Bingo. I totally agree. In fact, I think never in history has being a "millionaire" meant so little. LOL.
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Old 02-22-2013, 02:02 AM
 
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we stand at just over 2% as far as overall households. no question it is a high number but the value has been sucked right out of it.

retiring with a million bucks today generates the same amount as someone with zero savings and a 35k income. not a heck of a lot thats for sure.

at one time the term millionaire meant not having to work, a mansion ,a butler , fast cars and money to leave for generations.

today it means 2 people working and 2 leased toyotas in the driveway.
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Old 02-22-2013, 03:53 AM
 
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ooops, meant to say the million in retirement generates the same as zero in savings and a 35k pension.
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Old 02-22-2013, 06:25 AM
 
Location: Santaluz - San Diego, CA
4,484 posts, read 7,872,874 times
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Quote:
Originally Posted by mathjak107 View Post
no question it is a high number but the value has been sucked right out of it.

at one time the term millionaire meant not having to work, a mansion ,a butler , fast cars and money to leave for generations.
.

I do agree it's a small % of Americans that achieve this status but then again, most Americans don't save nearly as much as they should and many living beyond their means. Buy tons of junk they don't need, spend money racking up credit cards, buying new cars every few years, etc.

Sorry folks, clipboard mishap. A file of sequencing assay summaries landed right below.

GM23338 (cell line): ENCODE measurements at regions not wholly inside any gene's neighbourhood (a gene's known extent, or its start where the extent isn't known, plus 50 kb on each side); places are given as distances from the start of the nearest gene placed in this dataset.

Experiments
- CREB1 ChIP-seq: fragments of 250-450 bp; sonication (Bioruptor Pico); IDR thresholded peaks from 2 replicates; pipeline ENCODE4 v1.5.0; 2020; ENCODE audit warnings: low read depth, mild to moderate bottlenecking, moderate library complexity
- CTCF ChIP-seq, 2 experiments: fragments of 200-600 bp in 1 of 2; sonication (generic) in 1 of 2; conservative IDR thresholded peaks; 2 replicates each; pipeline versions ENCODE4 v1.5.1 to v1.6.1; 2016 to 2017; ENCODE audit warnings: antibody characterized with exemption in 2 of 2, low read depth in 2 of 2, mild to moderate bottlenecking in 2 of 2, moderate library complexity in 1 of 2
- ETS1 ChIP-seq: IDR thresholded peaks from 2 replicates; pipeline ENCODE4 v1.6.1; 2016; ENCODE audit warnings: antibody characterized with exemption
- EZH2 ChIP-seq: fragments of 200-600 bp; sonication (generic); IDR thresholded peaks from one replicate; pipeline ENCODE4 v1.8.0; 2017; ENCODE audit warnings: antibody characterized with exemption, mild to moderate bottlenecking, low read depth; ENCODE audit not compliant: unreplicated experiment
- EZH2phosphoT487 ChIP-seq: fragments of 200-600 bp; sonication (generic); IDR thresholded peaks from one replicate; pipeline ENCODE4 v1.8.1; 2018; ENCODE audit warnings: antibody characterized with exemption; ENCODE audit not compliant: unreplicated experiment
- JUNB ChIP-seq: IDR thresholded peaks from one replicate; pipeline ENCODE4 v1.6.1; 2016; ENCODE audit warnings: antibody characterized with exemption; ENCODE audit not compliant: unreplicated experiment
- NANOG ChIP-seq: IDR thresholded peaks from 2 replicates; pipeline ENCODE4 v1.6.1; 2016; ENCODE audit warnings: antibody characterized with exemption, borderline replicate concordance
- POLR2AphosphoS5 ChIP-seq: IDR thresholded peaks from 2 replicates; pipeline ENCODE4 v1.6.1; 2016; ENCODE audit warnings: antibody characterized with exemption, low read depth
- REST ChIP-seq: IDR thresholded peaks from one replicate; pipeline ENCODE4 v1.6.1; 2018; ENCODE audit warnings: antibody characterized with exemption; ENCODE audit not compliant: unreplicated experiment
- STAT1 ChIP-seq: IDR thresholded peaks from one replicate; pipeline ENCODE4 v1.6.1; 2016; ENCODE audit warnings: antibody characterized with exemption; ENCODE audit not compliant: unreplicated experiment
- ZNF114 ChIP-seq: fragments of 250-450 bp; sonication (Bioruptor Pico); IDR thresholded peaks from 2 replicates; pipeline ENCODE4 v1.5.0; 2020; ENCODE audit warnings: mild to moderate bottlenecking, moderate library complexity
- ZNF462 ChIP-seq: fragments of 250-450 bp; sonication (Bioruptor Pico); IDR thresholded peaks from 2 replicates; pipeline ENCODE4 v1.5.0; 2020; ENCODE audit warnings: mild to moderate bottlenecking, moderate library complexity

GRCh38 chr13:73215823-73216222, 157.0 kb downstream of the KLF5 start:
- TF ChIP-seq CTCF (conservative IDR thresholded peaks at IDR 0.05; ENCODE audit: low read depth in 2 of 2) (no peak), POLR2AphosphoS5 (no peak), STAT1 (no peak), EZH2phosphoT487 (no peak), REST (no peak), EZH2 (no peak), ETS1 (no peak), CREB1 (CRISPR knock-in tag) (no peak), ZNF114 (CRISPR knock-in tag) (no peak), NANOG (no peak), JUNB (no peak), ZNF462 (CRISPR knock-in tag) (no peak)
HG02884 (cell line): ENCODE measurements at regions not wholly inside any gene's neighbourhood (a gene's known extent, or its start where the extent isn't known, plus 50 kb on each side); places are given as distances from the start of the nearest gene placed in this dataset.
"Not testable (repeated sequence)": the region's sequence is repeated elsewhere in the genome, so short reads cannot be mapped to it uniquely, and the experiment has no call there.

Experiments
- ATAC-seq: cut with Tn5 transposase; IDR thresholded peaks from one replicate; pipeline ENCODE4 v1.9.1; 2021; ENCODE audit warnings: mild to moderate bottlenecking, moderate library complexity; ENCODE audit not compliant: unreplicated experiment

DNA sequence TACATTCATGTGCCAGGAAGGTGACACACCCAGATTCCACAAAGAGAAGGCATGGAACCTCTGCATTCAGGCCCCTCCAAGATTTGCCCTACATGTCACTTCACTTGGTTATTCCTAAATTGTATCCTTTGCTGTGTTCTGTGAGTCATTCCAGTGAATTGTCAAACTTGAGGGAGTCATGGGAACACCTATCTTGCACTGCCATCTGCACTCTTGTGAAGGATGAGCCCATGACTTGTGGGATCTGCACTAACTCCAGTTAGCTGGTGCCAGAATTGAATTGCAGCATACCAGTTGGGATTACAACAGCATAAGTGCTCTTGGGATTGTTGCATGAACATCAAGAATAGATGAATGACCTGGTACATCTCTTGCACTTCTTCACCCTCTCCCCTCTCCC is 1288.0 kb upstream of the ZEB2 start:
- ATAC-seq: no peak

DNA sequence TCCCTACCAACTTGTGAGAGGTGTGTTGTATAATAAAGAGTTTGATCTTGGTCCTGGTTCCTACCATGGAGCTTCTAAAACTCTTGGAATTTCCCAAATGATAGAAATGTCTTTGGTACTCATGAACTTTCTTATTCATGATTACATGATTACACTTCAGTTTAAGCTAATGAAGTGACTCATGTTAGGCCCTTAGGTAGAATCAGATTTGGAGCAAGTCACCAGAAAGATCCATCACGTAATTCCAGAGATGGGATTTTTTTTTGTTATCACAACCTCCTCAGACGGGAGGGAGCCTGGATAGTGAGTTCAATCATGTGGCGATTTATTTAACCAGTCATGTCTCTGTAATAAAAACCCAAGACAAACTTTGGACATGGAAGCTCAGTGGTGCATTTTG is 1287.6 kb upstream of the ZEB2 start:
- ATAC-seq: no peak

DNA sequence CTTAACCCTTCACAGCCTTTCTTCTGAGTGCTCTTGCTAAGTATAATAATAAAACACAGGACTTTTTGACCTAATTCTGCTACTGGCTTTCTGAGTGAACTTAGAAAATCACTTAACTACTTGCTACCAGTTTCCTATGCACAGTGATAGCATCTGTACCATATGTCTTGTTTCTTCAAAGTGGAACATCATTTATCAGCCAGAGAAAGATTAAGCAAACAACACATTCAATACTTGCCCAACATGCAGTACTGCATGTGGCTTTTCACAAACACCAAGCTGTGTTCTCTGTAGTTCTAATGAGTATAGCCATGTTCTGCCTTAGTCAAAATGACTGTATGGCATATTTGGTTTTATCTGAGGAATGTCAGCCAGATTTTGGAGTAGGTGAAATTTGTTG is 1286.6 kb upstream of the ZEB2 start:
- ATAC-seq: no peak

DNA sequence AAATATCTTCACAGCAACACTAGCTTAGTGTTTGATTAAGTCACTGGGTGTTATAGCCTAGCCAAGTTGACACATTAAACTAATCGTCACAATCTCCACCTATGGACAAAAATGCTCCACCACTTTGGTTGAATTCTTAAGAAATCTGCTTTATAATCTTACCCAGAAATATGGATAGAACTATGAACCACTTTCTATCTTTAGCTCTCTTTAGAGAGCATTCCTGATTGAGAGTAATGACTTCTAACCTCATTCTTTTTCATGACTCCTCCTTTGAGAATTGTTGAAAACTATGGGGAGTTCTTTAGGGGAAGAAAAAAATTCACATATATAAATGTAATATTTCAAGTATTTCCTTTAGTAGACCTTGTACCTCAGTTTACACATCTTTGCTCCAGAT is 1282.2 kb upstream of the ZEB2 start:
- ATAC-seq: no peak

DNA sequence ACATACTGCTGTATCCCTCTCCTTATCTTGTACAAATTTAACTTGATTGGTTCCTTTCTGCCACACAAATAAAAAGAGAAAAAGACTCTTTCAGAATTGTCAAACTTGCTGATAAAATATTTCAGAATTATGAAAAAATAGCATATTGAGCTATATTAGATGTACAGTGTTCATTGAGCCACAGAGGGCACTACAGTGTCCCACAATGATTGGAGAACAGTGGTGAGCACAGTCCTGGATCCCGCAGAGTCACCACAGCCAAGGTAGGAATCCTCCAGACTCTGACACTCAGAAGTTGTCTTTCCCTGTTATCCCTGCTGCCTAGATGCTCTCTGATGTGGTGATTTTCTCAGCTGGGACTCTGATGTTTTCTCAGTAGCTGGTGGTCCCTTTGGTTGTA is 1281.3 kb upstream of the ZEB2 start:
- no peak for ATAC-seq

As mathjak mentioned, when I was a kid, being a "millionaire" implied a different lifestyle and certainly with inflation it's simply not the same as when we were younger. I remember in high school and gas was under $1 a gallon. I live in California where it's over $5 a gallon now.

Everything is more expensive these days and in the next few decades with continual inflation it will mean even less.
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Old 02-22-2013, 08:37 AM
 
Location: Chapel Hill, NC
8,354 posts, read 12,057,006 times
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I'm in debt up to my eyeballs... - YouTube
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Old 02-22-2013, 09:04 AM
 
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I totally get the reality of inflation. Fwiw, I'd need well over 7 million today to have the same purchasing power as a mere one millionaire in the year of my birth. But to argue that a millionaire today means two leased accords, zero savings and a 35k pension is crazy talk. As I stated, well less than 10% of US households have a net worth of one million or more. It is not as commonplace as some like to believe.

Quote:
Originally Posted by earlyretirement View Post
I do agree it's a small % of Americans that achieve this status but then again, most Americans don't save nearly as much as they should and many living beyond their means. Buy tons of junk they don't need, spend money racking up credit cards, buying new cars every few years, etc.

As mathjak mentioned, when I was a kid, being a "millionaire" implied a different lifestyle and certainly with inflation it's simply not the same as when we were younger. I remember in high school and gas was under $1 a gallon. I live in California where it's over $5 a gallon now.

Everything is more expensive these days and in the next few decades with continual inflation it will mean even less.